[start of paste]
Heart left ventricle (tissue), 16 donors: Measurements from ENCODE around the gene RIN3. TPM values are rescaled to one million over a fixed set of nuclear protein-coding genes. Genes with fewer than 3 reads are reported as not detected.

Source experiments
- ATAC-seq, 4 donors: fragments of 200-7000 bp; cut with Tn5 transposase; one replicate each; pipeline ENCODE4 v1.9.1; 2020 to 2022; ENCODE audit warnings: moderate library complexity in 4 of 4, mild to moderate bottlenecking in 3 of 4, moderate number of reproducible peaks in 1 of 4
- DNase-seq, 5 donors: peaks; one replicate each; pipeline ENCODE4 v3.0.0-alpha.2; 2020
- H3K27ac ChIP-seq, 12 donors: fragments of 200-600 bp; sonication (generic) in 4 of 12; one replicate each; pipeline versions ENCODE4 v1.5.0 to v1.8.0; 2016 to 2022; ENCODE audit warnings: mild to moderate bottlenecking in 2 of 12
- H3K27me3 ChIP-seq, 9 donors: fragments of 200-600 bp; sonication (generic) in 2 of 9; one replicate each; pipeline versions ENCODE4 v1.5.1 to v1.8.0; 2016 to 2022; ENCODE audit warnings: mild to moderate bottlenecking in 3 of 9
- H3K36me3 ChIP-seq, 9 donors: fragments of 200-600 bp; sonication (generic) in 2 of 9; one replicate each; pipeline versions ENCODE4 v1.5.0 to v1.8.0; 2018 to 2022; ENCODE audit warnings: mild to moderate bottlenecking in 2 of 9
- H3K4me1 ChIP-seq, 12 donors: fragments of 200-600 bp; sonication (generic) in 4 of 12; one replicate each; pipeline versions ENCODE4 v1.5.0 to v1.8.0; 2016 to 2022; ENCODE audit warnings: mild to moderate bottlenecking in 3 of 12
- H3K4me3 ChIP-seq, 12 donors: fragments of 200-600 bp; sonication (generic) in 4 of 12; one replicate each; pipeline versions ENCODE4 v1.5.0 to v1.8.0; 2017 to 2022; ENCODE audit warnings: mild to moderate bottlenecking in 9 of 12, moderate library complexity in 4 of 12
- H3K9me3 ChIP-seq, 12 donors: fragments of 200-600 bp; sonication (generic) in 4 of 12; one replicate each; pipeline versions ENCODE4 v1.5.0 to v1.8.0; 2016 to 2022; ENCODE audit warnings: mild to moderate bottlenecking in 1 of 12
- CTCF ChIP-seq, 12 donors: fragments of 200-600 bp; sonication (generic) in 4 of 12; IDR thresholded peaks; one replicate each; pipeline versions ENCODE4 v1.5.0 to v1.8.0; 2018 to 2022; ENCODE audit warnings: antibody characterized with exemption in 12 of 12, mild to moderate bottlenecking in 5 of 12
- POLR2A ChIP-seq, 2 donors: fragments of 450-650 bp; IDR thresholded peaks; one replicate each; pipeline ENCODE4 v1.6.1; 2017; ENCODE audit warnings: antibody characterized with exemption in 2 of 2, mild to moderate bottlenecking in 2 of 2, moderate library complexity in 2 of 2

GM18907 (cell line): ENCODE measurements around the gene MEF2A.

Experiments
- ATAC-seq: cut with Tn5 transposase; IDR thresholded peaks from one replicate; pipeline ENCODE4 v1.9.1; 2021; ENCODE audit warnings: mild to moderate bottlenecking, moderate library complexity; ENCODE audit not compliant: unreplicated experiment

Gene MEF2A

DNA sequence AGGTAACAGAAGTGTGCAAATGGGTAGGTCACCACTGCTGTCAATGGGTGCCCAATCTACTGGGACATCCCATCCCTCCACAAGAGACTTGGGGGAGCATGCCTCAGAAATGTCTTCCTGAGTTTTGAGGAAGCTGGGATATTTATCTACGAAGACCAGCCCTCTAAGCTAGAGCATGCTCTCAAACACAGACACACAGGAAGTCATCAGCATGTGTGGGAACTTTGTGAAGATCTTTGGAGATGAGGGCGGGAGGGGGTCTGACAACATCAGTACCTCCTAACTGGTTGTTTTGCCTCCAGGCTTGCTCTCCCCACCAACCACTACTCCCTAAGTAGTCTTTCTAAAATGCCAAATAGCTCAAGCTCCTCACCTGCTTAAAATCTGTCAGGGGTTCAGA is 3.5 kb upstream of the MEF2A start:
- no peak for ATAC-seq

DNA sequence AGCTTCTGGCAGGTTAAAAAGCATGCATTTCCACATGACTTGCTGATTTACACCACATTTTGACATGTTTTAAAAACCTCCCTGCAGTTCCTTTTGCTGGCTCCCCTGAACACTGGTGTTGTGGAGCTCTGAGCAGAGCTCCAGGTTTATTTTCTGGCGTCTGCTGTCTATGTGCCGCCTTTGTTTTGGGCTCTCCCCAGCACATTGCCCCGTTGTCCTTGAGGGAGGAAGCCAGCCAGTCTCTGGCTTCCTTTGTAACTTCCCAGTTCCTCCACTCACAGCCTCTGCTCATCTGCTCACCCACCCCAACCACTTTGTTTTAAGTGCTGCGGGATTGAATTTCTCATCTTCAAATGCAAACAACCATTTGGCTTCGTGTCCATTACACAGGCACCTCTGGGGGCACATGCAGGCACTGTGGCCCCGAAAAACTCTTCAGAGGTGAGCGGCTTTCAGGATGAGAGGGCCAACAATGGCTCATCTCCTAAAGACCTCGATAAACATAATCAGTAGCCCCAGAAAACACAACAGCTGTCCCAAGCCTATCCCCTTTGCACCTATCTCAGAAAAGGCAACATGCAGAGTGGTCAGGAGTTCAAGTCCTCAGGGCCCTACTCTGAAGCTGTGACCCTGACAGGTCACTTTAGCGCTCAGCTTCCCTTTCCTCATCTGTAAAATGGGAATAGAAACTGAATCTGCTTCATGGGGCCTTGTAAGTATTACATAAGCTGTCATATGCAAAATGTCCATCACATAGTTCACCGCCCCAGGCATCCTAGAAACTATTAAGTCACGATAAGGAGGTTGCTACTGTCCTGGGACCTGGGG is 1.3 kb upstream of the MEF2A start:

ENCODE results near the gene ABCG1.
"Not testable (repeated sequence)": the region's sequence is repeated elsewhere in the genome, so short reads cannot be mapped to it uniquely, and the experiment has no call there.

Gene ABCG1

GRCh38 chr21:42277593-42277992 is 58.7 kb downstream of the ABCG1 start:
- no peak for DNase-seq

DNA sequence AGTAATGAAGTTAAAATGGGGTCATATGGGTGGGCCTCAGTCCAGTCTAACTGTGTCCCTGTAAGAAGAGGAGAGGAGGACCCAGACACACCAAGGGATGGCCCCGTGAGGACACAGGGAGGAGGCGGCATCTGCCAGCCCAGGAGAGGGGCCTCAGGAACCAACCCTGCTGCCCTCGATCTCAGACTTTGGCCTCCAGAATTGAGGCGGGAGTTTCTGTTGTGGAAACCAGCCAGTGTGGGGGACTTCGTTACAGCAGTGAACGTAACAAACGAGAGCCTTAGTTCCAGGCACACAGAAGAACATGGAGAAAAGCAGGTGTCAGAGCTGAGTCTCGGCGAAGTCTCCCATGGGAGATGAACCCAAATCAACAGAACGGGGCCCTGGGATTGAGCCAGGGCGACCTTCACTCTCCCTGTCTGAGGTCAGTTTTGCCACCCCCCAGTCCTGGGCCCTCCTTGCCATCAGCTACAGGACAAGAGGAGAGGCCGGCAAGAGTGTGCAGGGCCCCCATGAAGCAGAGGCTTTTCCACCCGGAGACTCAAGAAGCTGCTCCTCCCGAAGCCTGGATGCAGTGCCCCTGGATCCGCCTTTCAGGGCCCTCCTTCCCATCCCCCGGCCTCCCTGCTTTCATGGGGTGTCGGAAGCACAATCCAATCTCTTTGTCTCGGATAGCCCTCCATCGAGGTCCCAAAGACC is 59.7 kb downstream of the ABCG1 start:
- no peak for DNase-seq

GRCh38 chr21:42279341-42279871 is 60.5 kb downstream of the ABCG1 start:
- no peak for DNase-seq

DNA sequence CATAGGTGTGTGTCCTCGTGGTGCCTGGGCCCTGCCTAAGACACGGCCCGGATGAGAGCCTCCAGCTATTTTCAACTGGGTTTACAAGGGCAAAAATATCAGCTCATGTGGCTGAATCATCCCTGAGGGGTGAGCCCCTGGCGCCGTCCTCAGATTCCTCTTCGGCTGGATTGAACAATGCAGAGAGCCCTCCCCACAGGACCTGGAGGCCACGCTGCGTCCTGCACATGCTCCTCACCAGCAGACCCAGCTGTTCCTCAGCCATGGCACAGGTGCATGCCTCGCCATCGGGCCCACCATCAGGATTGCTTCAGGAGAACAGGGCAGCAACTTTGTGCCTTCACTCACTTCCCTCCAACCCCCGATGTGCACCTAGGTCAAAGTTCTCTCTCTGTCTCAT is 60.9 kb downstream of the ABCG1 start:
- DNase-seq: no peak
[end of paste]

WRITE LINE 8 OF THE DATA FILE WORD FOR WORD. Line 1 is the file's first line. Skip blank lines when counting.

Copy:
- H3K4me1 ChIP-seq, 12 donors: fragments of 200-600 bp; sonication (generic) in 4 of 12; one replicate each; pipeline versions ENCODE4 v1.5.0 to v1.8.0; 2016 to 2022; ENCODE audit warnings: mild to moderate bottlenecking in 3 of 12